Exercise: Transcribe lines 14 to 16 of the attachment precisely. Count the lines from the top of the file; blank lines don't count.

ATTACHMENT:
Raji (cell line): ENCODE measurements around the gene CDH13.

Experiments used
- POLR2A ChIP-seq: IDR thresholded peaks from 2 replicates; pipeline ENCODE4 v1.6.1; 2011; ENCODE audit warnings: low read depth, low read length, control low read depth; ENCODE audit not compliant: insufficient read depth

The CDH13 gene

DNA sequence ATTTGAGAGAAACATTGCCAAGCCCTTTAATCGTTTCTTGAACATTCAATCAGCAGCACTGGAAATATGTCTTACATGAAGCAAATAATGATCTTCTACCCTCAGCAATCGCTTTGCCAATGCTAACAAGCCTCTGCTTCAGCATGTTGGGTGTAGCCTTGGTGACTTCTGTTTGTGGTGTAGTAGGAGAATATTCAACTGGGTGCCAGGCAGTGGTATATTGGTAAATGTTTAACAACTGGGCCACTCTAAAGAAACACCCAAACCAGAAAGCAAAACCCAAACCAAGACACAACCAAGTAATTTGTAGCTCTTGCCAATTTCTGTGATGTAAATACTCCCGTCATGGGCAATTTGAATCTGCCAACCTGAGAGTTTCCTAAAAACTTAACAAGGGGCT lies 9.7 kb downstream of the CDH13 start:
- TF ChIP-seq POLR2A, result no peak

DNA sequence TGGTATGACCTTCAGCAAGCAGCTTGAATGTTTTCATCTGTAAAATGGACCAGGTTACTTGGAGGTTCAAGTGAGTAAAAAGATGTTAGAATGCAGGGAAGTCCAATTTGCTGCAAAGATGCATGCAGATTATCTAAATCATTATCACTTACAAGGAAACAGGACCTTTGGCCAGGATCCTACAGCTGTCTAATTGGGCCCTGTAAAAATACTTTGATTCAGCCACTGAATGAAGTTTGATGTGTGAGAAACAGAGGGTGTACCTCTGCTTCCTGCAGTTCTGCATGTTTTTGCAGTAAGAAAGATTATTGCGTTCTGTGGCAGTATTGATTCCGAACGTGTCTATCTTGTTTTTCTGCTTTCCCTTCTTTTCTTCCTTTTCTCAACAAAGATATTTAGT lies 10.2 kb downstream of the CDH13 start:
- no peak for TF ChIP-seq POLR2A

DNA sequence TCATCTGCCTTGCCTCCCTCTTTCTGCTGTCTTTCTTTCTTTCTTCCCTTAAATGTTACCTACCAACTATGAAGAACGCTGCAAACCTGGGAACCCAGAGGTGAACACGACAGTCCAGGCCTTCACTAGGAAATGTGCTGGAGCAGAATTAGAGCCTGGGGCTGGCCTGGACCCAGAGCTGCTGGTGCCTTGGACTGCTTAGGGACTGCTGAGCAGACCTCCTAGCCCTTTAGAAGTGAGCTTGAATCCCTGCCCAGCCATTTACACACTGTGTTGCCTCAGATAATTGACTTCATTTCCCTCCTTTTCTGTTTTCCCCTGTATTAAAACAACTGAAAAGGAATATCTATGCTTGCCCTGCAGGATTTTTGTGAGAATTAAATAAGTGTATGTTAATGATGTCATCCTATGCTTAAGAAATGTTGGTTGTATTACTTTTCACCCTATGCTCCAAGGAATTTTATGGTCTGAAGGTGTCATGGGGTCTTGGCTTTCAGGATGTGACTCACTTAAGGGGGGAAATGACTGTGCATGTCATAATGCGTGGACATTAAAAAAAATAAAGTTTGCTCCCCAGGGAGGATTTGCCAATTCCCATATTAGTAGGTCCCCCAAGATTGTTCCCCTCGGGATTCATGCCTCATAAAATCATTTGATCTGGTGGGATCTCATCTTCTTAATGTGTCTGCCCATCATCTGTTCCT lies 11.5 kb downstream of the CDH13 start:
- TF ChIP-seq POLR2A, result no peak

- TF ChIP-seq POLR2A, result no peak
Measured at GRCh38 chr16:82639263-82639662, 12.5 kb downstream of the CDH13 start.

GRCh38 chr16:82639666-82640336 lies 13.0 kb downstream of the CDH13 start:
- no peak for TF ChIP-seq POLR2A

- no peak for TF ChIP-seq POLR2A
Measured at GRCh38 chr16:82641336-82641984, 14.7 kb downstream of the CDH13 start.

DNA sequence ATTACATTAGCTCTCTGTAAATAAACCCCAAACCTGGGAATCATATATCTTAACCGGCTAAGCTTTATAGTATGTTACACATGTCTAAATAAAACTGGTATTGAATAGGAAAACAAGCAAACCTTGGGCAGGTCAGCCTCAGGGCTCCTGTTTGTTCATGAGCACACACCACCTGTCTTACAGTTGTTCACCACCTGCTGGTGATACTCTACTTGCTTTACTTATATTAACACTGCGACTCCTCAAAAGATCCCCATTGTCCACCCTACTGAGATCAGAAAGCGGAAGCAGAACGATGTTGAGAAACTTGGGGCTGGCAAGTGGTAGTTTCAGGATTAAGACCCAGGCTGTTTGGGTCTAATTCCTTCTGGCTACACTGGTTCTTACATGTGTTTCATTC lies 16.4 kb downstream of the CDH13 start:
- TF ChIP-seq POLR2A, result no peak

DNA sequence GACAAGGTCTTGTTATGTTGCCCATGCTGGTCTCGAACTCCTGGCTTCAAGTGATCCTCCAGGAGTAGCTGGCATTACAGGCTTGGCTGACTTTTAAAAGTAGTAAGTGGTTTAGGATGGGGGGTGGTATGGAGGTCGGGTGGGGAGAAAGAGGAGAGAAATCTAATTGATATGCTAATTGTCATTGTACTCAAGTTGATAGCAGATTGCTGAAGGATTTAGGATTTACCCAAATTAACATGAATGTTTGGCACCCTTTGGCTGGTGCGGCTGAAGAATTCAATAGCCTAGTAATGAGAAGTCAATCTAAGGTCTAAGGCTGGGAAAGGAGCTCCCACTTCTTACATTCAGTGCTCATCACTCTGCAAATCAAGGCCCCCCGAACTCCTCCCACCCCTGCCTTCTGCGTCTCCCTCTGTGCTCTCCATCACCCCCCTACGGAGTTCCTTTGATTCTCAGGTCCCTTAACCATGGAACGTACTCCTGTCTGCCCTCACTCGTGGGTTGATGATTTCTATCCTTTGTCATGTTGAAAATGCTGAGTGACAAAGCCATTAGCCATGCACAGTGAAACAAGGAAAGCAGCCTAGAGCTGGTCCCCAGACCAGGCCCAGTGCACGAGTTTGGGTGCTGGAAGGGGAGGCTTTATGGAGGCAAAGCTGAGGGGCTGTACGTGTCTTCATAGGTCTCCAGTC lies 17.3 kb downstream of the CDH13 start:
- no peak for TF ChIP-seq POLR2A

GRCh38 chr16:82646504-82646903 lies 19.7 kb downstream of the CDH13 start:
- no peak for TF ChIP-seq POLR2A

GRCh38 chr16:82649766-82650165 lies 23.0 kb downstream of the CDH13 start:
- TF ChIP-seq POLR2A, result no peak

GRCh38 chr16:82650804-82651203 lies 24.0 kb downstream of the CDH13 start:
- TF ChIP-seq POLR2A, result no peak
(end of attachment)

- no peak for TF ChIP-seq POLR2A

- no peak for TF ChIP-seq POLR2A
Measured at GRCh38 chr16:82641336-82641984, 14.7 kb downstream of the CDH13 start.